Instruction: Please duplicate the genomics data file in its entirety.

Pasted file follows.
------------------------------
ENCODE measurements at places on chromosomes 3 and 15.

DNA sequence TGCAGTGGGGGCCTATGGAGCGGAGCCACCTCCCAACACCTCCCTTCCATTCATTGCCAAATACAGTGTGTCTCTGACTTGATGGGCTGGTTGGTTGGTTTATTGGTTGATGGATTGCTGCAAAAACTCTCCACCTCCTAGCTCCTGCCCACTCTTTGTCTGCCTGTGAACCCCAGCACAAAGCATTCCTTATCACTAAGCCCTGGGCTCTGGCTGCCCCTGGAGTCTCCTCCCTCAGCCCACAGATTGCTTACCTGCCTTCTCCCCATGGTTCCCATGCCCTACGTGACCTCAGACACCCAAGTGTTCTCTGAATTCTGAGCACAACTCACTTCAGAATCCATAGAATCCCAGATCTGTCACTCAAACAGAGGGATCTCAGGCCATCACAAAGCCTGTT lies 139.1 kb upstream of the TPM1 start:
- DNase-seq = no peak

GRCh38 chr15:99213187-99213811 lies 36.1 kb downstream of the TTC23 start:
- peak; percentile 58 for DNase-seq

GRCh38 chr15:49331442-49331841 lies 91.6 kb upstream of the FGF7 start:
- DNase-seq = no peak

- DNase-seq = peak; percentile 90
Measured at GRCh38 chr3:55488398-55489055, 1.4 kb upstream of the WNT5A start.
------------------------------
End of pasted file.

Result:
ENCODE measurements at places on chromosomes 3 and 15.

DNA sequence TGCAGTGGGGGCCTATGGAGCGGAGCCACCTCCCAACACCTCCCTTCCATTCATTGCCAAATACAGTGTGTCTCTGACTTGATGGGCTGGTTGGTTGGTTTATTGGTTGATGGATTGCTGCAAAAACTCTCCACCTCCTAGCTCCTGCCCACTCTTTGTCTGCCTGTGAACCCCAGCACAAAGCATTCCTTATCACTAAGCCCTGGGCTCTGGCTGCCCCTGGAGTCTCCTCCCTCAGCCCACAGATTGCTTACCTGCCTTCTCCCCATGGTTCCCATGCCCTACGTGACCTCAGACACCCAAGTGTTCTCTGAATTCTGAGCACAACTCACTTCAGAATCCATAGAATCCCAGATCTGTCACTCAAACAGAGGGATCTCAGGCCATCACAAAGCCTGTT lies 139.1 kb upstream of the TPM1 start:
- DNase-seq = no peak

GRCh38 chr15:99213187-99213811 lies 36.1 kb downstream of the TTC23 start:
- peak; percentile 58 for DNase-seq

GRCh38 chr15:49331442-49331841 lies 91.6 kb upstream of the FGF7 start:
- DNase-seq = no peak

- DNase-seq = peak; percentile 90
Measured at GRCh38 chr3:55488398-55489055, 1.4 kb upstream of the WNT5A start.